This is the 14th U.S. presidential election in which I’ve been eligible to vote. In the middle of a pandemic, it’s certainly different from the first 13. But one way it’s similar is that people always ask me if they should change their investment strategy depending on whether the Democrats or Republicans win. My quick answer is: Vote with your ballot, not your life savings.
I’m not changing my investment strategy based on the presidential election outcome. That’s one of the great perks about being a long-term investor who thinks in decades and not days.
How did I come to this conclusion? It all starts with the data. The firm I co-founded, Dimensional Fund Advisors, looked at the last 95 years of stock returns (all the way back to President Calvin Coolidge). The data show that capturing the long-term returns of the capital markets has not depended on which party controls the White House.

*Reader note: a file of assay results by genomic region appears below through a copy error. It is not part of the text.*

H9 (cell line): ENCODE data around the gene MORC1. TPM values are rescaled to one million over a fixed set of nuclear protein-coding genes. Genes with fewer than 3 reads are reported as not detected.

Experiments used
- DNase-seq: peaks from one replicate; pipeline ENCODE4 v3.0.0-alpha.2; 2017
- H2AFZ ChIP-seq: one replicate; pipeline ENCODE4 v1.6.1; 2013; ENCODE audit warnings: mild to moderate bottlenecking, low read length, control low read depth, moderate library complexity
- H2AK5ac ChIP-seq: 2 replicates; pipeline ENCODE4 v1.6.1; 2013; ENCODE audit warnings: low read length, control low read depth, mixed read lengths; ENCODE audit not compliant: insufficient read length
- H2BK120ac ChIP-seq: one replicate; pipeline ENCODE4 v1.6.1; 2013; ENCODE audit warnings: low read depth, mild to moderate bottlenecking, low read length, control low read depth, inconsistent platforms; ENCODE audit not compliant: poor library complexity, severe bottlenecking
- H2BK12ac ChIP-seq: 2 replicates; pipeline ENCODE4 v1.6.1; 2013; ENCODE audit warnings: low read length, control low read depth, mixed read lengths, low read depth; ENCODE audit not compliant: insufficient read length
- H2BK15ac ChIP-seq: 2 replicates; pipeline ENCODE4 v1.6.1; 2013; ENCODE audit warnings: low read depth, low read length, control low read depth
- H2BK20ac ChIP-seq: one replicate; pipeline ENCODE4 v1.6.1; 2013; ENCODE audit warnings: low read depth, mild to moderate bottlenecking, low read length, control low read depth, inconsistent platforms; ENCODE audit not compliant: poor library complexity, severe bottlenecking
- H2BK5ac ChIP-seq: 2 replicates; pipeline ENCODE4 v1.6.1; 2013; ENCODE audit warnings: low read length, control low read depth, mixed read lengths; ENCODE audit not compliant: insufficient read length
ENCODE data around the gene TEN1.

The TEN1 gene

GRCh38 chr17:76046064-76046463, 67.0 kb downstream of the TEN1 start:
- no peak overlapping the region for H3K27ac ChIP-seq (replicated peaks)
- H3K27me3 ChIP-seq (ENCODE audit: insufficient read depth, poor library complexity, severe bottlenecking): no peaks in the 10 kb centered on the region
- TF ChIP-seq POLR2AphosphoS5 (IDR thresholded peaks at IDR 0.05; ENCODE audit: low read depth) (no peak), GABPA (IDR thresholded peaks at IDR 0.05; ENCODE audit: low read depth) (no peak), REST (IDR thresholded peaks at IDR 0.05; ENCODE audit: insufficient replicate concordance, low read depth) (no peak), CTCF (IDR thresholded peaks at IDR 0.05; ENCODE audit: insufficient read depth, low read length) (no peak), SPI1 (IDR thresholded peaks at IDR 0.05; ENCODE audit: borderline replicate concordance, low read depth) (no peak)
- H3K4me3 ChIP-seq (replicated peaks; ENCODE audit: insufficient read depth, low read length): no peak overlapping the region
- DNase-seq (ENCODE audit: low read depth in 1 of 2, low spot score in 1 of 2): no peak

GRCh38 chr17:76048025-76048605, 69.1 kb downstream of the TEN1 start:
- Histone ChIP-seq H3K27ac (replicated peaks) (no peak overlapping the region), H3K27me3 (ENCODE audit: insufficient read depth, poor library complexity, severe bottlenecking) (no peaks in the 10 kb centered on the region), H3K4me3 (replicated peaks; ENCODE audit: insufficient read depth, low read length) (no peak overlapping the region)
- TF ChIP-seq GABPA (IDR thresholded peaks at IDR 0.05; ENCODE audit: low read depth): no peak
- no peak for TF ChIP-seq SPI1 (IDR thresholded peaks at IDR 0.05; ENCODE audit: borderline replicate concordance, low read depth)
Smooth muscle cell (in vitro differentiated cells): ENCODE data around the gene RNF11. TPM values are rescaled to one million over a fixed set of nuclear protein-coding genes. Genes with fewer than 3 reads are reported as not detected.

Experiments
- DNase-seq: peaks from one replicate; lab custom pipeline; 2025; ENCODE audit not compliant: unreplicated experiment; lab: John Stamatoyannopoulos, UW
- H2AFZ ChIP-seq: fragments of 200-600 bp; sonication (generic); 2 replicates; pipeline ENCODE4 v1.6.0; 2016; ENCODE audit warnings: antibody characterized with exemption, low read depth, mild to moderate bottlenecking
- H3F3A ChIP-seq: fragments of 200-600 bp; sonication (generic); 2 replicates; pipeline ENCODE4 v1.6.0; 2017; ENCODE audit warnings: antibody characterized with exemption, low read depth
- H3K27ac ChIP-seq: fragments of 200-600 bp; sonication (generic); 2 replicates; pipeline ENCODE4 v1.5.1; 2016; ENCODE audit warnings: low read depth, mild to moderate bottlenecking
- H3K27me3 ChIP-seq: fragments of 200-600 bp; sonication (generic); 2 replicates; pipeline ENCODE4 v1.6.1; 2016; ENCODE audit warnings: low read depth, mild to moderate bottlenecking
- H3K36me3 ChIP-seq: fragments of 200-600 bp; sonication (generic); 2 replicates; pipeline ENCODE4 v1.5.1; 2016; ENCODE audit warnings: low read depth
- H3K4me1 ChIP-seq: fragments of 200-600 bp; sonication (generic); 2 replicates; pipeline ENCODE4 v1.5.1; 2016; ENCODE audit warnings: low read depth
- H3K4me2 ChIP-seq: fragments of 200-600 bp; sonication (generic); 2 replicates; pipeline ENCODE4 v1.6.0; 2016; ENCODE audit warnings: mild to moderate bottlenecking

Now I am not saying Coolidge, Hoover, Roosevelt, Truman, Eisenhower, Kennedy, Johnson, Nixon, Ford, Carter, Reagan, Bush, Clinton, Bush II, Obama, and Trump didn’t each impact the economy and markets in their own ways. Historians will argue about how and how much. But when we ran the data, we couldn’t find evidence that would point to an investment choice you should make based on which party wins. I like to make decisions based on what the data show. There’s nothing in the data compelling enough to cause you to make changes in your investment portfolio based on the outcome of elections.
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